23 March 2018
Senate to act on rules for gifts of artwork
Members of the US Senate Finance Committee are considering loosening the strict rules governing partial gifts of artwork to charities.
Before 2006, when the current law was enacted, donors could keep a work of art in their possession until they died, while pledging a portion to a museum and writing off a percentage of its value for tax purposes each year, as long as they allowed the museum to display the artwork from time to time.
Congress enacted legislation to change the law as part of the Pension Protection Act of 2006 after critics said the old law was being abused. The 2006 law required donors to give up ownership of the artwork within ten years of making a pledge, and capped the value of the work at the time it was pledged, rather than allowing its value to be adjusted for appreciation.
Museum directors say the new law substantially reduced the number of artworks being donated, and lobbied Congress to change the law. Senator Charles Schumer of New York and other lawmakers are now pushing to loosen the restrictions, including extending the period after which the artwork must be relinquished to 20 years.
Tax havens under pressure to reform
A man identified only as Elmar S. admitted in late July to evading 8 million Euros in taxes via two foundations he set up in Liechtenstein, Bloomberg News reported. He was tried in Bochum, Germany, and convicted the same day. The case is part of a huge investigation by the German government of 900-odd suspects alleged to have hidden money in the small principality to evade taxes.
The case has created pressure on Liechtenstein and other so-called tax havens to make their banking systems more transparent. Along with Monaco and Andorra, it is listed by the Organization for Economic Cooperation and Development as an “uncooperative tax haven.”
Until recently Liechtenstein’s Crown Prince Alois has resisted opening up his system – understandably, since its tax-haven status has been good for his economy. But lately the pressure has become intense. Earlier in July Germany signed a tax information exchange agreement with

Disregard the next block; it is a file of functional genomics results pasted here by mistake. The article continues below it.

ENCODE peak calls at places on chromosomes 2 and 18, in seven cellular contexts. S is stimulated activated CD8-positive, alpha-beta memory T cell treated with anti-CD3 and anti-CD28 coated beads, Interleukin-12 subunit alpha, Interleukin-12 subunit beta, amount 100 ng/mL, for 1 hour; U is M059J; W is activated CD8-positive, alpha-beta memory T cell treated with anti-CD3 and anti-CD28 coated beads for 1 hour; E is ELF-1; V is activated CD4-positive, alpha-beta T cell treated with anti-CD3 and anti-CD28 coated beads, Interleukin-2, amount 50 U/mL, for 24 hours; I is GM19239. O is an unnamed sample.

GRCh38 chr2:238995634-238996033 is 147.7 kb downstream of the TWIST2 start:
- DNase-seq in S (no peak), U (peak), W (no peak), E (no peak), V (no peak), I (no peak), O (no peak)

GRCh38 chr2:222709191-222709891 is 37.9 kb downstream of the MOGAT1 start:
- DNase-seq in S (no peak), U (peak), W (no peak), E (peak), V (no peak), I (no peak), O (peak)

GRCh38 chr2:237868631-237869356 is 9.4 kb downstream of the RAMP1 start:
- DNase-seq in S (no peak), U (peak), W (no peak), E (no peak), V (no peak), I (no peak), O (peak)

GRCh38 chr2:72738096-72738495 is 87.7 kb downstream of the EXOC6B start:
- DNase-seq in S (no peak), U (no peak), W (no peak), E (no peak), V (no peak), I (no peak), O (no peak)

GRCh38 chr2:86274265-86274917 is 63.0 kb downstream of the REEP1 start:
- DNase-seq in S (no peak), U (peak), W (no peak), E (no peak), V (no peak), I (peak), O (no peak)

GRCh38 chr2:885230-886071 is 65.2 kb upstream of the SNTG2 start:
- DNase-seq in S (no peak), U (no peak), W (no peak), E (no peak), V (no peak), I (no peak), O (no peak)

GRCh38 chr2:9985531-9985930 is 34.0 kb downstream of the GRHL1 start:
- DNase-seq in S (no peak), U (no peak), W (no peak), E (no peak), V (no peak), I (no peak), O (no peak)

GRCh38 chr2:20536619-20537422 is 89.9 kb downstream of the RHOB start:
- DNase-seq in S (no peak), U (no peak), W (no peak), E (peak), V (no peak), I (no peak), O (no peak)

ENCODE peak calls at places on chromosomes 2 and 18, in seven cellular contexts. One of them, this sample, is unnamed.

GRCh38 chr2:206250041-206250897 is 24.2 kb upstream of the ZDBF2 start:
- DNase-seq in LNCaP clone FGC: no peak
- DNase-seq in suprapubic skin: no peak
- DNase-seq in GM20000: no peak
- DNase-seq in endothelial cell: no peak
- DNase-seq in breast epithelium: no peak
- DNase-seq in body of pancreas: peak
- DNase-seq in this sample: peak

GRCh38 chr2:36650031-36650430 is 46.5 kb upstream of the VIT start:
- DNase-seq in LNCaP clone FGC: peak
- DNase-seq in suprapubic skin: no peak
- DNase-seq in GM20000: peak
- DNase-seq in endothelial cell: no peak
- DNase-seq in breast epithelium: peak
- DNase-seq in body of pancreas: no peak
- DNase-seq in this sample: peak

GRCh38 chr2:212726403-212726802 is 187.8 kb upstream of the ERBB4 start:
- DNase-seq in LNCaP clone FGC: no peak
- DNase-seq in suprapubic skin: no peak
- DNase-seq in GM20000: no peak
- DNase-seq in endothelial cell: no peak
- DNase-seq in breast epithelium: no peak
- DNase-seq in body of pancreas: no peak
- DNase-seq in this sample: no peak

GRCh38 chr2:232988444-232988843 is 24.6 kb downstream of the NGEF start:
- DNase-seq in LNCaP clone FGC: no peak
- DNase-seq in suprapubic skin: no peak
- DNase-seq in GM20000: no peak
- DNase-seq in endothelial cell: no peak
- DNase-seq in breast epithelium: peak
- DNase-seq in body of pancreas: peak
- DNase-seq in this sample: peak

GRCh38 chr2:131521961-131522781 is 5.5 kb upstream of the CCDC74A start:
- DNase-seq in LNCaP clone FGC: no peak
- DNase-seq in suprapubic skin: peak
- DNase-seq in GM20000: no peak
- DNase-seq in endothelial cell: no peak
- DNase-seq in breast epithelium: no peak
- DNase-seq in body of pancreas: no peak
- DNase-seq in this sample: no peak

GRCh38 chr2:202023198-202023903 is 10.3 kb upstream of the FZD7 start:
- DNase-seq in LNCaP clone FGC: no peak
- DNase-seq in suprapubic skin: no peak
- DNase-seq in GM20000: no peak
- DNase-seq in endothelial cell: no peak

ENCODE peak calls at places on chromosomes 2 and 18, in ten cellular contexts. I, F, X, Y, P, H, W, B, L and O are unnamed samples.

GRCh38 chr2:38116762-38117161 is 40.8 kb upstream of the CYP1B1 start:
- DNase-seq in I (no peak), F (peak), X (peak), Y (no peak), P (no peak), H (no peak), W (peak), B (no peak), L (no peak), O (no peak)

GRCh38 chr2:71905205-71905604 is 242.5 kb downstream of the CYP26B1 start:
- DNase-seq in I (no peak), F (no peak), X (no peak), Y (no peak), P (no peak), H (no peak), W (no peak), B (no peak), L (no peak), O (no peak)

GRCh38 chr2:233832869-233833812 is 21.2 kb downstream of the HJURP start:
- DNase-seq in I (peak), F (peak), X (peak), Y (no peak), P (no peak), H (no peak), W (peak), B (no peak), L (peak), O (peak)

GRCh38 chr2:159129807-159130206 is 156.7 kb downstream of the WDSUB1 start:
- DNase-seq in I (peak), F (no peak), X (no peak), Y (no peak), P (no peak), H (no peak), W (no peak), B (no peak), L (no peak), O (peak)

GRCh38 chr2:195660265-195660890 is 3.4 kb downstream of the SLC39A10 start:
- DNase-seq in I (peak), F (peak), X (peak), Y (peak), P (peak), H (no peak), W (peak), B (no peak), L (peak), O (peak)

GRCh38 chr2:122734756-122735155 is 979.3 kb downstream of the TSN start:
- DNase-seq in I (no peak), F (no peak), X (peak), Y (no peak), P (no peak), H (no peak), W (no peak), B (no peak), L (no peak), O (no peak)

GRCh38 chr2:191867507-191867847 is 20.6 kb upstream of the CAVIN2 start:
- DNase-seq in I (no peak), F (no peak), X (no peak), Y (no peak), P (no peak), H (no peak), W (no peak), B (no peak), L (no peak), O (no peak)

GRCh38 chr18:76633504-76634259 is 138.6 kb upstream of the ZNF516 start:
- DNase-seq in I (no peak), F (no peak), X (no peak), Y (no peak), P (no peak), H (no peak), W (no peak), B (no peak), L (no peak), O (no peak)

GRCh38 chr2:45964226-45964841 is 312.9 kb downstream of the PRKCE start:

Jersey, and the large industrialized countries are signing such agreements with other offshore centers.
Germany outlines licensing requirements for family offices
The German Financial Services Supervisory Authority (BaFin) published a circular in June outlining license requirements for family office services. BaFin distinguished between private family offices and what it refers to as external family offices that manage assets for multiple families via a portfolio management contract. The existence of such a contract generally will trigger the licensing requirement.
Changes to UK taxation
As of April 6, sweeping changes to taxation in the UK took effect. Among them:
- Capital Gains tax: Before the April 6 date, variable rates applied for long-term gains. Under the new rules, a flat rate of 18 percent applies to all gains.
- The UK residence test: Under the old rules, days of arrival and departure were unlikely to be counted in the 183 days of presence in any tax year that established a person as a UK resident. Under the new rules, any day of presence in the UK will be counted, with exceptions for transit passengers.
- *The remittance basis: After April 6, an adult must pay a fee of £30,000 annually after seven out of nine years of residence in the UK to qualify for the remittance basis. All remittance basis taxpayers’ income is taxable at 40 percent; gains are taxed at 18 percent. There are no allowances.
- *Distributions from offshore trusts: Distributions of income and capital gain from offshore trusts to non-domiciliaries is now taxable on the remittance basis; formerly they could be made tax free. Highly complex new rules apply.
The changes have brought about some puzzling anomalies in relation to mortgage interest, the abolition of source ceasing, assets purchased out of offshore income and gifts to family members.